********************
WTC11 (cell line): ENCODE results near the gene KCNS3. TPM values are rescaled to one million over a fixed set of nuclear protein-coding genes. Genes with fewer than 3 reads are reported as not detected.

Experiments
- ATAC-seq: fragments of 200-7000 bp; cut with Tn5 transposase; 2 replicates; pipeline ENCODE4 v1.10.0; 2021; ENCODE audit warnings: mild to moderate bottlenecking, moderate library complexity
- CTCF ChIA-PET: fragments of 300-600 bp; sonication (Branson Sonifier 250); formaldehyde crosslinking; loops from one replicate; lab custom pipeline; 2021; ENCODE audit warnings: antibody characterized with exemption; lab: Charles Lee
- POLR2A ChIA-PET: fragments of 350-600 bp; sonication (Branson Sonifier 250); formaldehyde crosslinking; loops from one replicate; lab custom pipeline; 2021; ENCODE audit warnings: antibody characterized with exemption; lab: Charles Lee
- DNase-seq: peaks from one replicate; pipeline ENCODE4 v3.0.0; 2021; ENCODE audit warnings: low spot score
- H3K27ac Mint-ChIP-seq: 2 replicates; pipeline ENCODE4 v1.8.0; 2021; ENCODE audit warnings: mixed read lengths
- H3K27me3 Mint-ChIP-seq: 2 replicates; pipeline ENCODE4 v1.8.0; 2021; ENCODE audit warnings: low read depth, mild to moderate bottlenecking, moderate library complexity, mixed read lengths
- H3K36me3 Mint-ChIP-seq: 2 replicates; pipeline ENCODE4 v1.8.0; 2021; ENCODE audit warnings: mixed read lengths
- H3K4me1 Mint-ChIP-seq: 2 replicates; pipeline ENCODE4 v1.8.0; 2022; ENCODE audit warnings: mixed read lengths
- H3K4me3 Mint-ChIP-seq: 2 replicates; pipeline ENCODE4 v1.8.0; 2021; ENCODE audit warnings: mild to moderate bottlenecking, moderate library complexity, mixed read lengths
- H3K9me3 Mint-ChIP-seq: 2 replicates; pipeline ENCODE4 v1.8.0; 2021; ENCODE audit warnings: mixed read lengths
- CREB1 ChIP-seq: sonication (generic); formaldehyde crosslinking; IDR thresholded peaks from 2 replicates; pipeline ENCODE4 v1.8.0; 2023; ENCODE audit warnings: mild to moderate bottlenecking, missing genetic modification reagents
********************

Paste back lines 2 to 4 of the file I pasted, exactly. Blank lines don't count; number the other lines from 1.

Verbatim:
Experiments
- ATAC-seq: fragments of 200-7000 bp; cut with Tn5 transposase; 2 replicates; pipeline ENCODE4 v1.10.0; 2021; ENCODE audit warnings: mild to moderate bottlenecking, moderate library complexity
- CTCF ChIA-PET: fragments of 300-600 bp; sonication (Branson Sonifier 250); formaldehyde crosslinking; loops from one replicate; lab custom pipeline; 2021; ENCODE audit warnings: antibody characterized with exemption; lab: Charles Lee